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Saturday, November 28, 2015
- Access to justice for women who suffer sexual violence in Central America and southern Mexico remains limited despite the high incidence of rape and other crimes, of which underage girls are the main victims, experts say.
“This kind of violence is the most hushed up, hidden, and invisibilised, which means it enjoys the greatest impunity,” Marcela Suazo, the United Nations population fund (UNFPA) regional director for Latin America and the Caribbean, told IPS.
The numbers bear this out.
According to El Salvador’s attorney-general’s office, only six percent of the 8,108 complaints of sex crimes filed between January 2008 and July 2010 led to convictions.
The situation is similar in Nicaragua, where 56 percent of the 1,133 complaints of sexual violence that reached the courts in 2008 were closed. Of this proportion, 70 percent were dismissed, 15 percent ended in acquittals, and only 15 percent led to convictions.
A multiplicity of factors give rise to these bleak figures in Belize, Costa Rica, El Salvador, Guatemala, Honduras, Nicaragua, Panama and the nine states of southeast Mexico – a region known as Mesoamerica, which is home to some 70 million people.
These include the reluctance of victims to report sexual violence due to shame or fear, the lack of an effective response by the authorities, and the unequal power relations between men and women, Suazo said.
The main victims are minors. “Girls and adolescents between the ages of 12 and 18 are the population group most affected by sexual violence,” the expert said, adding that they are often sexually harassed or abused by family members or by people close to the family.
“Access must thus be improved to information and education, and to justice – with interdisciplinary services including health, the police and assistance in the judicial process – and a timely, effective legal process must be guaranteed,” she said.
These difficulties and observations are outlined in the report Access to Justice for Women Victims of Sexual Violence in Mesoamerica 2011, published by the Inter-American Commission on Human Rights (IACHR), which puts a special emphasis on the cases of El Salvador, Guatemala, Honduras and Nicaragua.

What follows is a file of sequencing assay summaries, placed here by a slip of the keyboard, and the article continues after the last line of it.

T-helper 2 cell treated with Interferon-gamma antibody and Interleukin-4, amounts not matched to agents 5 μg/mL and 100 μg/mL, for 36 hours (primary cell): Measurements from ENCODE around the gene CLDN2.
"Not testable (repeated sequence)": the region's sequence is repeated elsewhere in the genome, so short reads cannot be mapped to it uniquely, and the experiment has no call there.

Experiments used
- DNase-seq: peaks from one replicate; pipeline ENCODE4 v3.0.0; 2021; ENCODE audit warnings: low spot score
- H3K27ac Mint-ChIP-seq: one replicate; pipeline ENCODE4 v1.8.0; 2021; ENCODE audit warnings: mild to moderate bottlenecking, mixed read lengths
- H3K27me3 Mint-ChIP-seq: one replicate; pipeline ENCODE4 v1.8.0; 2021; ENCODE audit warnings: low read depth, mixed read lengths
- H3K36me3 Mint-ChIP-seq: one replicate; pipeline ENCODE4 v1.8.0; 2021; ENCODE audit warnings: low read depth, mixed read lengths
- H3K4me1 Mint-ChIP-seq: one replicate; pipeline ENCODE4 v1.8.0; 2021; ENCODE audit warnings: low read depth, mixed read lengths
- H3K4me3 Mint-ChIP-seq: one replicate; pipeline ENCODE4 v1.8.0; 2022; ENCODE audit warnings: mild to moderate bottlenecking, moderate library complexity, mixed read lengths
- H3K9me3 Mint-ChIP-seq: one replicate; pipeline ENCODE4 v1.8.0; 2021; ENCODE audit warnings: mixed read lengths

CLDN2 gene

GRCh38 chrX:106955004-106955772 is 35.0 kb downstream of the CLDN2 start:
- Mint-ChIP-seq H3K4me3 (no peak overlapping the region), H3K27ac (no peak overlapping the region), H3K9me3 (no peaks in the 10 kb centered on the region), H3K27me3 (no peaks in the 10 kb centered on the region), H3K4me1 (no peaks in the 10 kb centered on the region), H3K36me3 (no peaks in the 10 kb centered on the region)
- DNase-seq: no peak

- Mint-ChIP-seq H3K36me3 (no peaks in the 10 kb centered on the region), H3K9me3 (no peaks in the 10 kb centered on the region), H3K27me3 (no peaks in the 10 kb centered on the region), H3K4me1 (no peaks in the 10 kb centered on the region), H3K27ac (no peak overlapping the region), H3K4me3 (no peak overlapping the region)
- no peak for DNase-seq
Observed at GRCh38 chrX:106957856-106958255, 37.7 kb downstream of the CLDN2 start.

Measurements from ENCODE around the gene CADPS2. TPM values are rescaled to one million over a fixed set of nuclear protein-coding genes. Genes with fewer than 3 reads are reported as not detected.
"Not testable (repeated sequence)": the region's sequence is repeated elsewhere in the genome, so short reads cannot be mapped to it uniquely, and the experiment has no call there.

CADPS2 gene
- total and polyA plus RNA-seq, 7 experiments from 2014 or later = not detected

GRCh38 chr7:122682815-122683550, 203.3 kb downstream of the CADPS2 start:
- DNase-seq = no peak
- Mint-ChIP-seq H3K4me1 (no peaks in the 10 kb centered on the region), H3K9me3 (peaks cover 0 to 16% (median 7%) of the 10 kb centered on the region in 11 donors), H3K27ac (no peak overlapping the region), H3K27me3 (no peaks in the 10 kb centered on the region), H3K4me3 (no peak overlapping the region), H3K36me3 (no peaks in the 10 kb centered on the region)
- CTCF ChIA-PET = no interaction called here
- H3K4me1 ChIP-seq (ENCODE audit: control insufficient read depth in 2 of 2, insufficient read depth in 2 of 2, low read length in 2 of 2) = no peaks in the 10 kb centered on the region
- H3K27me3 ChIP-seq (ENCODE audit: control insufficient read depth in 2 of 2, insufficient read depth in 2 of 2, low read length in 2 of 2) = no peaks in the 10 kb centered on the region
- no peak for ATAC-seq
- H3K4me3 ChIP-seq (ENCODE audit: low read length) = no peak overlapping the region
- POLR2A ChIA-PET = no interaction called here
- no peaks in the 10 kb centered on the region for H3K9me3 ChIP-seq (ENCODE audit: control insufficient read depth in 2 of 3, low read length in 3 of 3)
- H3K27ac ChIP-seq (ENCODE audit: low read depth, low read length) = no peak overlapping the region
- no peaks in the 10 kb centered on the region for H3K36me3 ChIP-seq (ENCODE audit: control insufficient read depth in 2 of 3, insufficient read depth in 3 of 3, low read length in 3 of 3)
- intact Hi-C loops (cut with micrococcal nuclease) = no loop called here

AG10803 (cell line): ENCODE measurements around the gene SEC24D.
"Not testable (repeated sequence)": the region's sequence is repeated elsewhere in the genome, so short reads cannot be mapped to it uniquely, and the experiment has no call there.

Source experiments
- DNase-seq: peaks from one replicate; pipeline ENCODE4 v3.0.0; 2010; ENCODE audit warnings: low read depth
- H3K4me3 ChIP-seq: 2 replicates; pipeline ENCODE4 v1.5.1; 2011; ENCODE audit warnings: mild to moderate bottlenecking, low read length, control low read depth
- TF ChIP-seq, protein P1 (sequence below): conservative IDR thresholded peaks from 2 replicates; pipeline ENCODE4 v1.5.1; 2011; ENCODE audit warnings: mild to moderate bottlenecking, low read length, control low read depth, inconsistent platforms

But despite the hurdles to access to justice faced by women victims of sexual violence, the study also reports progress made in the region.
Tracy Robinson, the IACHR rapporteur on the Rights of Women, told IPS that the adoption of laws to fight violence against women and the creation of new justice system institutions with a gender perspective were some of the advances made.
She also cited “the introduction of policies and protocols to guide the actions of everyone who should ensure justice for and protect the victims, and the development of comprehensive approaches to protect them and guarantee their welfare.”
Robinson acknowledged, however, that “many, many women” still do not have access to justice in cases of sexual violence, which means “the levels of impunity for sexual violence are very high.”
“Our main concerns include girls who are at particular risk and poor women who live in rural areas, because the search for justice for them implies an economic cost, above all, if they don’t live near places where legal services are provided,” she added.
Ángela Acevedo, coordinator of the gender secretariat in Nicaragua’s judiciary, told IPS that her country had made some progress in terms of access to justice.
“The proportion of cases that ended in convictions rose from 10 percent in 2004 to 15 percent in 2010. In other words, there has been an improvement in access to justice for women victims of sexual violence,” she said.
And Nicaragua hopes to significantly improve these figures, because of the passage of the Integral Law on Violence Against Women, in January.
The law, which goes into effect this month, defines the crime of “femicide” or gender-related murder, and creates penalties for physical, psychological, property-related, economic and workplace violence, and violence against women perpetrated by public employees or government officials.
But the challenges are still enormous.
“Social tolerance (for this kind of violence) means there is little sensitivity in society towards victims and little support for investigations, with respect to providing evidence, and victims are revictimised by the justice system,” all of which stands in the way of clearing up cases, Acevedo said.
Silvia Rosales, a Central American Court of Justice magistrate, told IPS that the Mesoamerican region has also improved in terms of coordinating law enforcement efforts between the police, prosecutors and judges, in the area of sexual crimes.
But “funds are lacking, as is specific training on the issue for judges and prosecutors,” he said. (END)